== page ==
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Microbes at the Gas Pump
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Revenge of the Cowbirds
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Pothole Repair, Insect-style
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A Recipe for Happiness
Brain cells take a break
Swine flu goes global
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Roadrunners
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Boosting Fuel Cells
Hitting the redo button on evolution
Batteries built by Viruses
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Hubble trouble doubled
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Fossil Fly from Antarctica
Teeny Skull Reveals Ancient Ancestor
A Dino King's Ancestor
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Results of GSAT are in schools this week
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Power of the Wind
Toxic Cleanups Get a Microbe Boost
Finding the Past
A Plankhouse Past
Of Lice and Old Clothes
A Long Trek to Asia
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Eat Out, Eat Smart
The Color of Health
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Who vs. Whom
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42,000 students will sit for the GSAT Exam in two weeks
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GSAT Mathematics
Prime Time for Cicadas
GSAT Mathematics Quiz, Teaching Math, teaching anxiety
How to Slice a Cake Fairly
Human Body
Nature's Medicines
Speedy Gene Gives Runners a Boost
The tell-tale bacteria
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Rottweilers
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Blue Whales
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The Surprising Meaning and Benefits of Nursery Rhymes
Raise a Lifelong Reader by Reading Aloud
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Echoes of a Stretched Egg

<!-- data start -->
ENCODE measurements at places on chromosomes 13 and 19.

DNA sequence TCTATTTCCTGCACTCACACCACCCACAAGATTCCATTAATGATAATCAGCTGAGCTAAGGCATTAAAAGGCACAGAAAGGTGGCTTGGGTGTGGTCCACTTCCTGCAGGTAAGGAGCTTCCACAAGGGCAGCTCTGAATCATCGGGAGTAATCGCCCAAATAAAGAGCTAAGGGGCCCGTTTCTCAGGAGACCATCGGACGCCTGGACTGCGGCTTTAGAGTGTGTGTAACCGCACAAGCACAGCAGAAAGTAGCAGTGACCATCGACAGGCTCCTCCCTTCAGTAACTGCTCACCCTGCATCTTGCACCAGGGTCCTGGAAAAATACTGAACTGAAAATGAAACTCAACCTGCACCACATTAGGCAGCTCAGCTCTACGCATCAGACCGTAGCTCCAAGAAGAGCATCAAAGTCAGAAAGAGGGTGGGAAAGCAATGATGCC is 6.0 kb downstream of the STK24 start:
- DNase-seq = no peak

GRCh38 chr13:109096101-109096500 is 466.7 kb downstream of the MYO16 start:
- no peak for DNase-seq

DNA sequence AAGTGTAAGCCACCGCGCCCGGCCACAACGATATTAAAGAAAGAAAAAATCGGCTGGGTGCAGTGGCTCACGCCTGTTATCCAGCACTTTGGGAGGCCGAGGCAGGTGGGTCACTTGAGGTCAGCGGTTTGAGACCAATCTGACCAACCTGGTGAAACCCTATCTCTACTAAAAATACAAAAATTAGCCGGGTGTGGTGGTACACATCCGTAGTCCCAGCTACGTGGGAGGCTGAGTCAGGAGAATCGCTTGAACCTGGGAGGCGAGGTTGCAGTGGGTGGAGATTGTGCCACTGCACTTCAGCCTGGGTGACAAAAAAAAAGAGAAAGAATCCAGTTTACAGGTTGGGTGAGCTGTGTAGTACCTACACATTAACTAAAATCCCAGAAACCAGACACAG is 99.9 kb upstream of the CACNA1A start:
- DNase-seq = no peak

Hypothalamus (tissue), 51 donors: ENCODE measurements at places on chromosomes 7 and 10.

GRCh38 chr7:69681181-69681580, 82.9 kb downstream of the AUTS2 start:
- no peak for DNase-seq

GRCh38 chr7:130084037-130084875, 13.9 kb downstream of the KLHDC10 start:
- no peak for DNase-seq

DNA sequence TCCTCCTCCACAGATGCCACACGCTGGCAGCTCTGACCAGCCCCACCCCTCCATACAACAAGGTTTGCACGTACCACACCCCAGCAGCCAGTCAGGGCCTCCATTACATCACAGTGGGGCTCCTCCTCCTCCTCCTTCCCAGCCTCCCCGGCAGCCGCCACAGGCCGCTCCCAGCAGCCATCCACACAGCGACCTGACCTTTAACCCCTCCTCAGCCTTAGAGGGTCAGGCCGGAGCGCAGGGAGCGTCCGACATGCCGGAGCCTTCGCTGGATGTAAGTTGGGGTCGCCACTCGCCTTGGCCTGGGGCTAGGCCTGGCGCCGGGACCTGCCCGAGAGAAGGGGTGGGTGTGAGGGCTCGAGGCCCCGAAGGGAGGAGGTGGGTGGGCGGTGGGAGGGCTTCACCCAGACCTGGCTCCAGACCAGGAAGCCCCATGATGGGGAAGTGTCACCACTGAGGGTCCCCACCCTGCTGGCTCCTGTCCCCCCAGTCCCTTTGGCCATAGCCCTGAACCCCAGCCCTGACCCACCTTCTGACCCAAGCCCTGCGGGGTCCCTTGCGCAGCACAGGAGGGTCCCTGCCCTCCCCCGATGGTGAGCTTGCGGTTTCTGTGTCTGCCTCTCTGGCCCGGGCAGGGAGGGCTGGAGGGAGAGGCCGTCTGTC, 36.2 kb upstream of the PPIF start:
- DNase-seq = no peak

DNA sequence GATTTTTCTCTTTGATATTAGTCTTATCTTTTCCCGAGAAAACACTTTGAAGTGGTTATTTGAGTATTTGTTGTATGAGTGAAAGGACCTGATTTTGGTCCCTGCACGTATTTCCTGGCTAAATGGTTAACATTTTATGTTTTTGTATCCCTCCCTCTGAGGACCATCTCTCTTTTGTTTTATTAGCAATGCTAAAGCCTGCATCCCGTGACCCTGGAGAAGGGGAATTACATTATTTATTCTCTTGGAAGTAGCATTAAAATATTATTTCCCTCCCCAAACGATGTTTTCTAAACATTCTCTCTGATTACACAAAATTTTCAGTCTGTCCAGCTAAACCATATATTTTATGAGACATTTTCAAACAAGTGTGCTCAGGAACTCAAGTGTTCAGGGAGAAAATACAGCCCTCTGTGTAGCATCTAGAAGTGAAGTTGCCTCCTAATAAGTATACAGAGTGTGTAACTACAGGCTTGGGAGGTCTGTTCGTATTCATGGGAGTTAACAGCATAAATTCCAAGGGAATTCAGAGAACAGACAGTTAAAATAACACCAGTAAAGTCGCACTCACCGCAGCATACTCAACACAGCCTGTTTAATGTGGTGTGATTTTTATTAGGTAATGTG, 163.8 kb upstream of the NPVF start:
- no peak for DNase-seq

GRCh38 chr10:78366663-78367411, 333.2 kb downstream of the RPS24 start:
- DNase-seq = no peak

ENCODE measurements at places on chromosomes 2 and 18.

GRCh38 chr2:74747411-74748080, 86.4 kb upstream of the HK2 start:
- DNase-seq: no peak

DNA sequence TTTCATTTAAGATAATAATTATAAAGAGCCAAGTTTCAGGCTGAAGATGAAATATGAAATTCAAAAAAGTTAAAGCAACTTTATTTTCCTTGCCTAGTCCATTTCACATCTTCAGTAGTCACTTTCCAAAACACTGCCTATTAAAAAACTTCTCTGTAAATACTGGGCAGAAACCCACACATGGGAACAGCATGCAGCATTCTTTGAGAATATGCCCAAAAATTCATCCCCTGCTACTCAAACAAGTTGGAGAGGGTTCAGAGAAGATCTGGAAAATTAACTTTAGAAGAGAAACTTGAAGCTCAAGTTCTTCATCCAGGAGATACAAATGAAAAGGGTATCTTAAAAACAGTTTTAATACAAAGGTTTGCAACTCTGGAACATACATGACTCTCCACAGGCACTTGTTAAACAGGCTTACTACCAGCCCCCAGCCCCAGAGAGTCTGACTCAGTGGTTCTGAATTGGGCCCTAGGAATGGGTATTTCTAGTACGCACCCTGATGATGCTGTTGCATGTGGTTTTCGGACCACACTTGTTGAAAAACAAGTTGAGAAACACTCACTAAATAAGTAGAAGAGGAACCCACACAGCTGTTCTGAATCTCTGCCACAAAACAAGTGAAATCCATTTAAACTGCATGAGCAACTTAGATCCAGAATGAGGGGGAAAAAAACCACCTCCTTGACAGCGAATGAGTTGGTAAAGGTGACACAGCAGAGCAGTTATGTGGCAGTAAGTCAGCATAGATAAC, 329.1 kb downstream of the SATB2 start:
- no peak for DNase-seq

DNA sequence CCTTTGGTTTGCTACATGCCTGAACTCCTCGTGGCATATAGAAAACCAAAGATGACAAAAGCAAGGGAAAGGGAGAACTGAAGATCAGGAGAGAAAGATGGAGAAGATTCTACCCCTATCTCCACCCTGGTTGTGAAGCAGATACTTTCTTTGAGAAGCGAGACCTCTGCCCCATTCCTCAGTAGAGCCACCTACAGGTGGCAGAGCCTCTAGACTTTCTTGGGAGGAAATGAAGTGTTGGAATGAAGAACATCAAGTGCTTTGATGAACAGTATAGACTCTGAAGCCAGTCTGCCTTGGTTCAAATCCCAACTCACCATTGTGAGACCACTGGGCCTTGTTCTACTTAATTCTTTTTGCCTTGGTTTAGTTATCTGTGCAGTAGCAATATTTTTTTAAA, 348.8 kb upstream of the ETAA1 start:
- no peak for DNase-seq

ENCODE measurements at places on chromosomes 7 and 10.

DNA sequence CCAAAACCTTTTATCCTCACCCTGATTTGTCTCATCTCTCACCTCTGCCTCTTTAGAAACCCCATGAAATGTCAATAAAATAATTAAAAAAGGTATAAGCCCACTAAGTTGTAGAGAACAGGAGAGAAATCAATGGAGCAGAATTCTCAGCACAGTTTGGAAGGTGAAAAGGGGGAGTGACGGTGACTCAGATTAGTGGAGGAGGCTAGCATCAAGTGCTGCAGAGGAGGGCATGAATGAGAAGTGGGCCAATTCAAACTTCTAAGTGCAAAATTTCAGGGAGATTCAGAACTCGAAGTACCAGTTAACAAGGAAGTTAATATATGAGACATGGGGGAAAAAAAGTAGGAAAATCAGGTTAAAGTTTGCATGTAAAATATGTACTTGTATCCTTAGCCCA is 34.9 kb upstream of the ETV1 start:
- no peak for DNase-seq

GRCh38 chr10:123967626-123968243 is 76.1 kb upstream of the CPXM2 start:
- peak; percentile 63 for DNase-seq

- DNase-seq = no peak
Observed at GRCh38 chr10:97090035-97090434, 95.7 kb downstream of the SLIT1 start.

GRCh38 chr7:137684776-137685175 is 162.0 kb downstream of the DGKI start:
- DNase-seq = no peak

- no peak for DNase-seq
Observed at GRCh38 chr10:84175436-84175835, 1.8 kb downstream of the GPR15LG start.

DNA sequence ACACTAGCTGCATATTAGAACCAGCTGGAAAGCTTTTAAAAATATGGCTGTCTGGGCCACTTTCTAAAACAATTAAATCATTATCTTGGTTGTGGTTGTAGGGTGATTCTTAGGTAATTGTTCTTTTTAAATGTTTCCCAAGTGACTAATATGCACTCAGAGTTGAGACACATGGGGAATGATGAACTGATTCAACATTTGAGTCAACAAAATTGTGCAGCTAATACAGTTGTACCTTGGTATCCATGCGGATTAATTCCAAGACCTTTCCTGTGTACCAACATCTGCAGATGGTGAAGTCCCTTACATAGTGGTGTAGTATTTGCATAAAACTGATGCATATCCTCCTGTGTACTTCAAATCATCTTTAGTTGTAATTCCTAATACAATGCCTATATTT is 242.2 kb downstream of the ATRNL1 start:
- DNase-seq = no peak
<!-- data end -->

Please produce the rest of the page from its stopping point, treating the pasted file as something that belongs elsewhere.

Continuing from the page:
Gaining a Swift Lift
Speedy stars
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City Trees Beat Country Trees
Getting the dirt on carbon
Cactus Goo for Clean Water
Reptiles
Reptiles
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Space and Astronomy
Asteroid Lost and Found
An Icy Blob of Fluff
A Star's Belt of Dust and Rocks
Technology and Engineering
Musclebots Take Some Steps
Spinach Power for Solar Cells
Reach for the Sky
The Parts of Speech
What is a Noun
Pronouns
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Transportation
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Where rivers run uphill
Flying the Hyper Skies
Weather
Either Martians or Mars has gas
Watering the Air
The solar system's biggest junkyard
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Invisibility Ring

Scientists can't yet make an invisibility cloak like the one that Harry Potter uses. But, for the first time, they've constructed a simple cloaking device that makes itself and something placed inside it invisible to microwaves. When a person "sees" an object, his or her eye senses many different waves of visible light as they bounce off the object. The eye and brain then work together to organize these sensations and reconstruct the object's original shape. So, to make an object invisible, scientists have to keep waves from bouncing off it. And they have to make sure the object casts no shadow. Otherwise, the absence of reflected light on one side would give the object away. Invisibility isn't possible yet with waves of light that the human eye can see. But it is now possible with microwaves. Like visible light, microwaves are a form of radiant energy. They are part of the electromagnetic spectrum, which also includes radio waves, infrared light, ultraviolet rays, X rays, and gamma rays. The wavelengths of microwaves are shorter than those of radio waves but longer than those of visible light. The scientists' new "invisibility device" is the size of a drink coaster and shaped like a ring. The ring is made of a special material with unusual abilities. When microwaves strike the ring, very few bounce off it. Instead, they pass through the ring, which bends the waves all the way around until they reach the opposite side. The waves then return to their original paths. To a detector set up to receive microwaves on the other side of the ring, it looks as if the waves never changed their paths—as if there were no object in the way! So, the ring is effectively invisible. When the researchers put a small copper loop inside the ring, it, too, is nearly invisible. However, the cloaking device and anything inside it do cast a pale shadow. And the device works only for microwaves, not for visible light or any other kind of electromagnetic radiation. So, Harry Potter's invisibility cloak doesn't have any real competition yet.—C. Gramling

Invisibility Ring
Invisibility Ring








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